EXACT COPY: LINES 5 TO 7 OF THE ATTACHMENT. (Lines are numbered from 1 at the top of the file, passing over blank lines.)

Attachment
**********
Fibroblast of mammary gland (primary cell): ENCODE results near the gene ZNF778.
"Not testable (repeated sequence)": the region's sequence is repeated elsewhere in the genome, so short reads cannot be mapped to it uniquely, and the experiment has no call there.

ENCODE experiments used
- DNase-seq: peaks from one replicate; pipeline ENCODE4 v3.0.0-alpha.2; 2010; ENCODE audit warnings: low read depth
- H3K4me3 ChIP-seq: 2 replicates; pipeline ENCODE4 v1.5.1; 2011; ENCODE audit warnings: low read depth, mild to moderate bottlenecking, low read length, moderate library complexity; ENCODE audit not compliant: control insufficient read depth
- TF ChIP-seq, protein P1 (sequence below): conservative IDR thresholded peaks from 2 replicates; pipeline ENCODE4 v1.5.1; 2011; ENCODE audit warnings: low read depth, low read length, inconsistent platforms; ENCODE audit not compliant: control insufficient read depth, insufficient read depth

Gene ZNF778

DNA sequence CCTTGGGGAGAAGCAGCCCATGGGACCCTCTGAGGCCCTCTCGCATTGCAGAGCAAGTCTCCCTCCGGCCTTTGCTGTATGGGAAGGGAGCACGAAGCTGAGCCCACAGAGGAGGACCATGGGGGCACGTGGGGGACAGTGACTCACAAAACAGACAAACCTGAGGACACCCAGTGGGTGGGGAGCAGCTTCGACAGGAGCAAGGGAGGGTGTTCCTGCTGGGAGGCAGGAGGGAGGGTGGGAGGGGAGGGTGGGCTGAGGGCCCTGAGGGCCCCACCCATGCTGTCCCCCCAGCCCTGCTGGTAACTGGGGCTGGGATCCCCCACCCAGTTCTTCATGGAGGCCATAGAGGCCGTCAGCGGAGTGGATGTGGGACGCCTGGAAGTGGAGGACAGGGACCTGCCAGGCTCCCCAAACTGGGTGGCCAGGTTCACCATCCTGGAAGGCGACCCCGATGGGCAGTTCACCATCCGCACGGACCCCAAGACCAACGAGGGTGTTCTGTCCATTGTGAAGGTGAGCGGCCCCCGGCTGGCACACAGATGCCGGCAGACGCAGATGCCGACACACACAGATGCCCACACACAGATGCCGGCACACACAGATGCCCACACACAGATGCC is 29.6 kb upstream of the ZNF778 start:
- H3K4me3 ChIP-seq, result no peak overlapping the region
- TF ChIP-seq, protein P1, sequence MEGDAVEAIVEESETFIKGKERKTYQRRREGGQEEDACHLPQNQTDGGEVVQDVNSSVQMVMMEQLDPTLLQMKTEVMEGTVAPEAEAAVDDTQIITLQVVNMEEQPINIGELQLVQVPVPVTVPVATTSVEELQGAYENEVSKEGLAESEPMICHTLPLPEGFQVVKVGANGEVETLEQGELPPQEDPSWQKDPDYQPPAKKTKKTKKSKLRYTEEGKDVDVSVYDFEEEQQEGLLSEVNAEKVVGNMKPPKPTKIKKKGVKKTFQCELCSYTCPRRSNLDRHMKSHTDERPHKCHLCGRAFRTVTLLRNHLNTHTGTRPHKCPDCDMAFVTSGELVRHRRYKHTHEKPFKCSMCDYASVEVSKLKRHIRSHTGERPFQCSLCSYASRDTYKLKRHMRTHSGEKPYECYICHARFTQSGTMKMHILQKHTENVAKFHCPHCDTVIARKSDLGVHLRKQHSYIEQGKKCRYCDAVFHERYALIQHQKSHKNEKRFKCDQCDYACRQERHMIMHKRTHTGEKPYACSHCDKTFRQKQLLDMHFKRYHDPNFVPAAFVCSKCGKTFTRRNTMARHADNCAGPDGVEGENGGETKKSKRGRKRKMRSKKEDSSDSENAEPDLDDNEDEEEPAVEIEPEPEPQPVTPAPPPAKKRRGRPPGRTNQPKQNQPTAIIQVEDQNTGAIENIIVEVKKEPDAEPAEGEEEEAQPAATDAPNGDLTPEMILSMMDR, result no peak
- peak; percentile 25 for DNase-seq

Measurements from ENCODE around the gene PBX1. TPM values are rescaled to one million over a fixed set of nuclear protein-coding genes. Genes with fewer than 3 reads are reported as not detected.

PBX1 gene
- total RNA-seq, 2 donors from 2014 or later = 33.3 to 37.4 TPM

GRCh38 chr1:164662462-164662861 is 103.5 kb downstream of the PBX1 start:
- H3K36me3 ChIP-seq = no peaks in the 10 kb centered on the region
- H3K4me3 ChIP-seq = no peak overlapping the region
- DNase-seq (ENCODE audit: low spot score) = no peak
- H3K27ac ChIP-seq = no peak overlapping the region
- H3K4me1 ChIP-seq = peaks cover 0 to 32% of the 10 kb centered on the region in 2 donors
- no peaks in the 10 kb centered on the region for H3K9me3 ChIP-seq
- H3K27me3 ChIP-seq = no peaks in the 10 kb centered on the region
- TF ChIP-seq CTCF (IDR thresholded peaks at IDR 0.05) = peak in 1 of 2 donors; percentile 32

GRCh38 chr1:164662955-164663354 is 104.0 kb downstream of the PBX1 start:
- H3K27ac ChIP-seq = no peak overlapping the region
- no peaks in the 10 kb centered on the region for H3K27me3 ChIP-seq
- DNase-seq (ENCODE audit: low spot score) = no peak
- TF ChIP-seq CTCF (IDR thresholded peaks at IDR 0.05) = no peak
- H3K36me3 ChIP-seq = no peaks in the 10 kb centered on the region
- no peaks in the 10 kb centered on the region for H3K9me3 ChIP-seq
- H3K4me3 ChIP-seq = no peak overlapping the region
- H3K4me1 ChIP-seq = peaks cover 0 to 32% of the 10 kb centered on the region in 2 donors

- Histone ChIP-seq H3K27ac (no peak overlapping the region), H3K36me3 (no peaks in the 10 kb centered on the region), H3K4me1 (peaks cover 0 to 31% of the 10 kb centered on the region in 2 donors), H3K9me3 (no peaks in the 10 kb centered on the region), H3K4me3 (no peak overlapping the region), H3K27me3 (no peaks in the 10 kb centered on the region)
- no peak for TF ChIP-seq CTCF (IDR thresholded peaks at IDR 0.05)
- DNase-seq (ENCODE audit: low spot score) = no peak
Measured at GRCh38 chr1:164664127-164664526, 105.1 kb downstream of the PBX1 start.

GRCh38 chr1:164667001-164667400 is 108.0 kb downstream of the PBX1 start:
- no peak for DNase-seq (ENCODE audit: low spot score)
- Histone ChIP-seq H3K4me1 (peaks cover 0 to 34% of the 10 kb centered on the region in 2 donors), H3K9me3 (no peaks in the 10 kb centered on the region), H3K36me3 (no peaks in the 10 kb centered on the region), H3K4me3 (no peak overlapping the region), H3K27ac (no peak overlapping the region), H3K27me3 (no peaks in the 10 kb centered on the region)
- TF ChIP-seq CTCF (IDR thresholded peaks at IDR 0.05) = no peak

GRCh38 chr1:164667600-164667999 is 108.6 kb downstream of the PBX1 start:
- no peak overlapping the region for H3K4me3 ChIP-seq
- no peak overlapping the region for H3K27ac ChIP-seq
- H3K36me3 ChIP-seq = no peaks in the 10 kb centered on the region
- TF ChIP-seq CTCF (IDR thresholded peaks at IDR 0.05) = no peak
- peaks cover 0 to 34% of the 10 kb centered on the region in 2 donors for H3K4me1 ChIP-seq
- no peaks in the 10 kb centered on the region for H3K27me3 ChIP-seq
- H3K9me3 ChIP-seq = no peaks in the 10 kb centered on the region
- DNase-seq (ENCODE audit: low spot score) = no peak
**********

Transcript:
- H3K4me3 ChIP-seq: 2 replicates; pipeline ENCODE4 v1.5.1; 2011; ENCODE audit warnings: low read depth, mild to moderate bottlenecking, low read length, moderate library complexity; ENCODE audit not compliant: control insufficient read depth
- TF ChIP-seq, protein P1 (sequence below): conservative IDR thresholded peaks from 2 replicates; pipeline ENCODE4 v1.5.1; 2011; ENCODE audit warnings: low read depth, low read length, inconsistent platforms; ENCODE audit not compliant: control insufficient read depth, insufficient read depth

Gene ZNF778